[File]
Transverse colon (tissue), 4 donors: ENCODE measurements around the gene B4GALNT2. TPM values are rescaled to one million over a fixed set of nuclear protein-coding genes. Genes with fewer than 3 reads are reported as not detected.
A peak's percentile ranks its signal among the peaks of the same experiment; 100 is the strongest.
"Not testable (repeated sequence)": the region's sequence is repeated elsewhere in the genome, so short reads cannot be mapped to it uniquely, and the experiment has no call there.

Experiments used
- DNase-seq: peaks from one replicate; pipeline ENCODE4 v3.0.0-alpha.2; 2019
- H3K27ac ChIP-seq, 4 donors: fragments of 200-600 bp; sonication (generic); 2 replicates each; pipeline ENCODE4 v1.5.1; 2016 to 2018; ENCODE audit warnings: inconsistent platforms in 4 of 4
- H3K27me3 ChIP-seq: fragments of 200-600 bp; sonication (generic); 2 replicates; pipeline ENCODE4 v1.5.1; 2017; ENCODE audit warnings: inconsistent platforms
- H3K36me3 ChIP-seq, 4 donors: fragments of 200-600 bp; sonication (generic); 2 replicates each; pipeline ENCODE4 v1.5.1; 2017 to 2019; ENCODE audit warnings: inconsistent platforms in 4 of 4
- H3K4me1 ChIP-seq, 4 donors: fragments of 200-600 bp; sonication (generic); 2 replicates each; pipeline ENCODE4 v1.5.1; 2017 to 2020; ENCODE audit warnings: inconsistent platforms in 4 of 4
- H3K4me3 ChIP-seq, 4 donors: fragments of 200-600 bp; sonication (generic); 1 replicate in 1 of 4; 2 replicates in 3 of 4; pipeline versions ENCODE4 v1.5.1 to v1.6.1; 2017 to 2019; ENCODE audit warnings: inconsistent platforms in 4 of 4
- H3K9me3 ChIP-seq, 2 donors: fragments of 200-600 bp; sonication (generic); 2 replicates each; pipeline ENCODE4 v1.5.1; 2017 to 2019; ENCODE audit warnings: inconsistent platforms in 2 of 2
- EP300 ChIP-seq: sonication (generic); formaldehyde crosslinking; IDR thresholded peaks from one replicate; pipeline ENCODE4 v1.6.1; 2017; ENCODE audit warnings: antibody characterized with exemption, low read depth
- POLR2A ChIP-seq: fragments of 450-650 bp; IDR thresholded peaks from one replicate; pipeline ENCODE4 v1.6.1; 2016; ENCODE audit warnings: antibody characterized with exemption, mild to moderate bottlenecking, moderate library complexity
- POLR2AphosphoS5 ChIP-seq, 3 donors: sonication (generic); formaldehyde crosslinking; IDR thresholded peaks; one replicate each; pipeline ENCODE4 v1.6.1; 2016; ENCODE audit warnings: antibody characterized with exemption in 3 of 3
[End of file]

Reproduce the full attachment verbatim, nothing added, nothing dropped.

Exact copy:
Transverse colon (tissue), 4 donors: ENCODE measurements around the gene B4GALNT2. TPM values are rescaled to one million over a fixed set of nuclear protein-coding genes. Genes with fewer than 3 reads are reported as not detected.
A peak's percentile ranks its signal among the peaks of the same experiment; 100 is the strongest.
"Not testable (repeated sequence)": the region's sequence is repeated elsewhere in the genome, so short reads cannot be mapped to it uniquely, and the experiment has no call there.

Experiments used
- DNase-seq: peaks from one replicate; pipeline ENCODE4 v3.0.0-alpha.2; 2019
- H3K27ac ChIP-seq, 4 donors: fragments of 200-600 bp; sonication (generic); 2 replicates each; pipeline ENCODE4 v1.5.1; 2016 to 2018; ENCODE audit warnings: inconsistent platforms in 4 of 4
- H3K27me3 ChIP-seq: fragments of 200-600 bp; sonication (generic); 2 replicates; pipeline ENCODE4 v1.5.1; 2017; ENCODE audit warnings: inconsistent platforms
- H3K36me3 ChIP-seq, 4 donors: fragments of 200-600 bp; sonication (generic); 2 replicates each; pipeline ENCODE4 v1.5.1; 2017 to 2019; ENCODE audit warnings: inconsistent platforms in 4 of 4
- H3K4me1 ChIP-seq, 4 donors: fragments of 200-600 bp; sonication (generic); 2 replicates each; pipeline ENCODE4 v1.5.1; 2017 to 2020; ENCODE audit warnings: inconsistent platforms in 4 of 4
- H3K4me3 ChIP-seq, 4 donors: fragments of 200-600 bp; sonication (generic); 1 replicate in 1 of 4; 2 replicates in 3 of 4; pipeline versions ENCODE4 v1.5.1 to v1.6.1; 2017 to 2019; ENCODE audit warnings: inconsistent platforms in 4 of 4
- H3K9me3 ChIP-seq, 2 donors: fragments of 200-600 bp; sonication (generic); 2 replicates each; pipeline ENCODE4 v1.5.1; 2017 to 2019; ENCODE audit warnings: inconsistent platforms in 2 of 2
- EP300 ChIP-seq: sonication (generic); formaldehyde crosslinking; IDR thresholded peaks from one replicate; pipeline ENCODE4 v1.6.1; 2017; ENCODE audit warnings: antibody characterized with exemption, low read depth
- POLR2A ChIP-seq: fragments of 450-650 bp; IDR thresholded peaks from one replicate; pipeline ENCODE4 v1.6.1; 2016; ENCODE audit warnings: antibody characterized with exemption, mild to moderate bottlenecking, moderate library complexity
- POLR2AphosphoS5 ChIP-seq, 3 donors: sonication (generic); formaldehyde crosslinking; IDR thresholded peaks; one replicate each; pipeline ENCODE4 v1.6.1; 2016; ENCODE audit warnings: antibody characterized with exemption in 3 of 3